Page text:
On March 30, 1942, U.S. soldiers escorted more than 275 people of Japanese descent from Bainbridge Island, their home, to ferries waiting to ship them off to internment camps. These local people were the first of what soon became more than 120,000 Japanese-Americans who were removed from their homes on the West Coast.
In one of the photos from that sad day, Bill Takemoto, a child then, was one of the first to board the ferry that day. He recently reminisced and, when asked why Seattle was the first, he suggested: “It was because there was military on the island and a military base on land, and they thought we would sabotage it or something.”
This Saturday (Aug. 6), Bainbridge will become a deeper part of the healing that has taken place in the nearly 70 years since. The Bainbridge Island Japanese American Exclusion Memorial Association will host the dedication ceremony of the new eight-acre internment memorial: Nidoto Nai Yoni — Let It Not Happen Again.
The memorial, designed by Jones & Jones architectural firm, has been in the works for 11 years, with the first and most significant piece of the site, the wall, recently completed. A description by Jones & Jones says that: “The designer’s intent is that visitors will gain a deeper appreciation for the fear, isolation, confusion, shame, anger and loss that Americans of Japanese ancestry felt.” A series of boardwalks and paths meander through the native forests and wetlands leading to the memorial wall, which stretches 277 feet — signifying the 277 Japanese Americans forced to internment that day — down the path to the dock.
Clarence Moriwaki, a board member of Bainbridge Island Japanese American Exclusion Memorial Association and the Bainbridge Island Japanese American Community (BIJAC), says that this wall and the dedication ceremony are important because they “give the survivors something.” The memorial wall displays artwork, quotes, and most importantly, the names of those deported from Bainbridge Island. BIJAC is also planning to build an interpretive visitors center, a contemplative garden, and a recreated 150-foot pier (each foot will represent every Japanese American who came back to Bainbridge after the evacuation), but these projects are not yet fully funded. In 2008, President George W. Bush officially signed a bill making the Bainbridge Island Nidoto Nai Yoni a satellite unit of the Minidoka National Historic Site. The memorial also hosts a 100-year-old western red cedar, which was listed by American Forests’ site National Register of Historic Trees in 2003 as a “living witness to history.”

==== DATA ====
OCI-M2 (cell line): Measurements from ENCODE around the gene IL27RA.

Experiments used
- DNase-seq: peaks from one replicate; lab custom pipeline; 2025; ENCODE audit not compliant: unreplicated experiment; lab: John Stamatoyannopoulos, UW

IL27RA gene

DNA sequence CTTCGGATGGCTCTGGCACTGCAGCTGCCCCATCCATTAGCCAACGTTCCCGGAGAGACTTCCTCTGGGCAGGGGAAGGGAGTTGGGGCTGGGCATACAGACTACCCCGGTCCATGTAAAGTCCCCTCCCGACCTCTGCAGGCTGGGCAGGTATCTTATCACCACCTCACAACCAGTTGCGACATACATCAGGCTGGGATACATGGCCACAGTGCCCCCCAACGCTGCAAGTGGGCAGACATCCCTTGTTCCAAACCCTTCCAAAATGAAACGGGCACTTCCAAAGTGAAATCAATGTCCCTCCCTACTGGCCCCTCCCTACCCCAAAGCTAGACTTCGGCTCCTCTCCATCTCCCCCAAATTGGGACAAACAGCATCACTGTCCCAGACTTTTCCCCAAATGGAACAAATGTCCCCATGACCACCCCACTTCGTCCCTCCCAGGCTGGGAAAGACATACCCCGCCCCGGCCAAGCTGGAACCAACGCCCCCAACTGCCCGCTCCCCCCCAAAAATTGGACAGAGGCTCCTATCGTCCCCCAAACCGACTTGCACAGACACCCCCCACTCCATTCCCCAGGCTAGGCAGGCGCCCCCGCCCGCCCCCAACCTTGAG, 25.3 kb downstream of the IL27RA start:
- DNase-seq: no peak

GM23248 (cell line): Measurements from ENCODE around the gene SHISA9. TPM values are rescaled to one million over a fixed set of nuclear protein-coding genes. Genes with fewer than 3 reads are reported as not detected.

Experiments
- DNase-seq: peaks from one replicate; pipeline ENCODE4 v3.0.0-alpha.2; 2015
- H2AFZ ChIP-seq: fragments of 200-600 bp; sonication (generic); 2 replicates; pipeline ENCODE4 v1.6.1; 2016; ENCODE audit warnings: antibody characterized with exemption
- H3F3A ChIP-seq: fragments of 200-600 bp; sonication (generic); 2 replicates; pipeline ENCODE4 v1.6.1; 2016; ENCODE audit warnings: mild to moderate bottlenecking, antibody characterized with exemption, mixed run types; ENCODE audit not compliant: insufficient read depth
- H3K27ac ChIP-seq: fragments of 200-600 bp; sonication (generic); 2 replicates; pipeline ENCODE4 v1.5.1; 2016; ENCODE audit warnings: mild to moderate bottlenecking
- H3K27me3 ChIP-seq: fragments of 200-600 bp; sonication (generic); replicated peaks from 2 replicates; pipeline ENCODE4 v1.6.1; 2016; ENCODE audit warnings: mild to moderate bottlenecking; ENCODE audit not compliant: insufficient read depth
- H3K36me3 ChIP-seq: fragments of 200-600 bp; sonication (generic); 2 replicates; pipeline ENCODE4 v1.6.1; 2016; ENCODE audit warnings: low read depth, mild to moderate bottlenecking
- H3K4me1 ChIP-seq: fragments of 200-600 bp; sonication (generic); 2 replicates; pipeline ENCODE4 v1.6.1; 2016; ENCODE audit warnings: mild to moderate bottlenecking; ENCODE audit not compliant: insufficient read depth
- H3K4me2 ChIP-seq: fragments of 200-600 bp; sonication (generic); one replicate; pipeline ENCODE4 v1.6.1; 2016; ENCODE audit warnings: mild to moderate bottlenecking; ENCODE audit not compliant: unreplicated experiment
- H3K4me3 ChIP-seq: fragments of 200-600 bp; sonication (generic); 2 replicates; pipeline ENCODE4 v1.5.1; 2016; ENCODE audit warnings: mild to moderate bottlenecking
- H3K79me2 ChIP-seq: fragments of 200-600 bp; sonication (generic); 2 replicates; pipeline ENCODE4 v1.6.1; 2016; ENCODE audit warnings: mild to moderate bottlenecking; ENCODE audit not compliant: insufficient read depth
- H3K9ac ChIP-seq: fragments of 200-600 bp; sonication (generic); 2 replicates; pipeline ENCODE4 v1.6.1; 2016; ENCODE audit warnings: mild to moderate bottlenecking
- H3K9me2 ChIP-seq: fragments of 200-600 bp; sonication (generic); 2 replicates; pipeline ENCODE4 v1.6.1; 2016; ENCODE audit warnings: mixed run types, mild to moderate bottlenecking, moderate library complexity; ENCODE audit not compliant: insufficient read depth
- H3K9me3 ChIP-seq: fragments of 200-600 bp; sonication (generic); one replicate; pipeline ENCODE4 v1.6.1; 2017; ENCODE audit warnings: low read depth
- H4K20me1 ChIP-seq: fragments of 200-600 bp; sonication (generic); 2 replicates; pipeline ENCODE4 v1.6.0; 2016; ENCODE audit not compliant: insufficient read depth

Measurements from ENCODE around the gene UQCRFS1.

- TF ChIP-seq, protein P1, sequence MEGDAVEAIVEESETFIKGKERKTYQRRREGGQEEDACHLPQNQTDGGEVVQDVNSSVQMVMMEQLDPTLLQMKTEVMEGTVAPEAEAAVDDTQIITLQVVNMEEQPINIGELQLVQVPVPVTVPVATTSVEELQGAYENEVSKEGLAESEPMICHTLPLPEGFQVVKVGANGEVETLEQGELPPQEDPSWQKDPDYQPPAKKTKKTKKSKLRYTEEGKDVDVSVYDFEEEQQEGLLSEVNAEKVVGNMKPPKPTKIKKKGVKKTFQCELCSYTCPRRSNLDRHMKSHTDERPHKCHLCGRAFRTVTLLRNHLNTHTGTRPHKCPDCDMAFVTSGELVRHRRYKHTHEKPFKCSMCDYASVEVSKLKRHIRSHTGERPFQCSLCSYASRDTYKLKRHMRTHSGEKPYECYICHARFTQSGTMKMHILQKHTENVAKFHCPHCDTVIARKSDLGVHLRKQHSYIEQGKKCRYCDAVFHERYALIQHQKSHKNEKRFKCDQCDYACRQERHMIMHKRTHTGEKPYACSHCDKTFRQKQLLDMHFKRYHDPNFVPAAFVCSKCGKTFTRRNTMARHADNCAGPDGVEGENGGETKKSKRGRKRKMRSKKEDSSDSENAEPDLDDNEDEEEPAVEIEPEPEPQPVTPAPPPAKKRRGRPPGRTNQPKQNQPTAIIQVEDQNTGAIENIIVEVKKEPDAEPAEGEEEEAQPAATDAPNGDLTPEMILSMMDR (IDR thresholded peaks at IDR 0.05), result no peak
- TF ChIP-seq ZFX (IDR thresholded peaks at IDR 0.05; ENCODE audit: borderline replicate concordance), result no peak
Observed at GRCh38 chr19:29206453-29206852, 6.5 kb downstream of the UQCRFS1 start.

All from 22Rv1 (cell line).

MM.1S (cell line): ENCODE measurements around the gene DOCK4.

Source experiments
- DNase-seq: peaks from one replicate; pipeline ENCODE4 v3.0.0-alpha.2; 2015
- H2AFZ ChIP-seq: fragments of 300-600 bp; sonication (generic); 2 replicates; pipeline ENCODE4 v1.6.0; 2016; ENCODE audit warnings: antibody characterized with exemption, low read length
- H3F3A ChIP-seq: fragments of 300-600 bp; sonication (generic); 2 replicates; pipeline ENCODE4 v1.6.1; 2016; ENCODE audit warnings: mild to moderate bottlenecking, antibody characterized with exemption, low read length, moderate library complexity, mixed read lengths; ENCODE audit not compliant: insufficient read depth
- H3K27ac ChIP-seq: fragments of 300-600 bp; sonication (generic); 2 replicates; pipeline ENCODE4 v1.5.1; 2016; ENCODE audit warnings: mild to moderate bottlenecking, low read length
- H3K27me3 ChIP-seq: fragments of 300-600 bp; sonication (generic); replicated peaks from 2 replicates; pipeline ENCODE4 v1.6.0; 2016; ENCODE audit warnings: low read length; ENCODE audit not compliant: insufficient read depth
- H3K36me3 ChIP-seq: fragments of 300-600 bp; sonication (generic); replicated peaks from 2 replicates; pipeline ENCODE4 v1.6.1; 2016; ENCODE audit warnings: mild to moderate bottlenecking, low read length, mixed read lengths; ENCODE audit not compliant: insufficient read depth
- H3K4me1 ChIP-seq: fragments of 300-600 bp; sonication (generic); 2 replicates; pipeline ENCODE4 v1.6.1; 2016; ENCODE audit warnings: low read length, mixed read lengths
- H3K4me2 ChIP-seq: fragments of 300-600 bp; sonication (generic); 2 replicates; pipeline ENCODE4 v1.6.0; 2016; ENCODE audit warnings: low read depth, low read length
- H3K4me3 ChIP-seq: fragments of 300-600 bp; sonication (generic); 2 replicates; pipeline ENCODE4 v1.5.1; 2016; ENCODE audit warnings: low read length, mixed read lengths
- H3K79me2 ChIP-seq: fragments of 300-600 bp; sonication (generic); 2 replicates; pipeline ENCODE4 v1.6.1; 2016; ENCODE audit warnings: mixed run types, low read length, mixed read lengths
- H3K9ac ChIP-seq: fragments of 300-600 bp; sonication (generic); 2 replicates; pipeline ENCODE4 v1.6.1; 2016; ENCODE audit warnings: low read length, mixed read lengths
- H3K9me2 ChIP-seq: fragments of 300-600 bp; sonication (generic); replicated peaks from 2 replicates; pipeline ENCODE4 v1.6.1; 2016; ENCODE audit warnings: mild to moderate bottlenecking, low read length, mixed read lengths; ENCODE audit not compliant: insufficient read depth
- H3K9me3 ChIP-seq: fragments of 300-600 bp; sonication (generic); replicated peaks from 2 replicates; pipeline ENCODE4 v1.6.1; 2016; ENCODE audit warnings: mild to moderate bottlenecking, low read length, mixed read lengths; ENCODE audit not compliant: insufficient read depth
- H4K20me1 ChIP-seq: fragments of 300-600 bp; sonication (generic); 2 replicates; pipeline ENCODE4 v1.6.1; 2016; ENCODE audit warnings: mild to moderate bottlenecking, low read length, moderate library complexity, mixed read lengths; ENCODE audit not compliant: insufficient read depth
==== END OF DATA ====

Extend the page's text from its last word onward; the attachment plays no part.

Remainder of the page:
Takemoto says he believes that the memorial is “something that is meant to [help us] never forget what [can] happen.” He went on to say, “I would just like to see people realize the injustice of the evacuation.” Out of those who were deported on March 30, fewer than 100 are still alive and many will be attending the dedication ceremony. Moriwaki says the ceremony is meant to represent three ideals: healing, honor, and history. Jones & Jones wants the memorial to communicate a “history that dishonored the nation, but to which the community responded with courage and resilience, with layers of symbolism.”
Moriwaki also says, “This is not a memorial about guilt or shame, there is plenty of that to go around; this is a memorial hoping to make sure that this will not happen again.” Takemoto concluded a conversation about his experience: “I don’t really know how to say it, I just don’t want it to happen to anyone else.”
If you go: The Bainbridge Island Japanese American Exclusion Memorial dedication ceremony is 10 to 11:30 a.m. Saturday (Aug. 6). Parking is extremely limited (directions can be found on a pdf at the bottom of this BIJAC web page). A free shuttle bus for walk-on ferry passengers (from the 8:45 a.m. sailing from Seattle) will leave the Winslow ferry terminal at 9:25 a.m. A shuttle service will also pick up park–and–ride passengers at 9:35 a.m. at Bethany Lutheran Church, at the intersection of High School Road and Sportsman Club Road, 7968 Finch Road NE. Return service to the park–and–ride lot and the ferry terminal begins at 11:30 a.m. Additional details are here.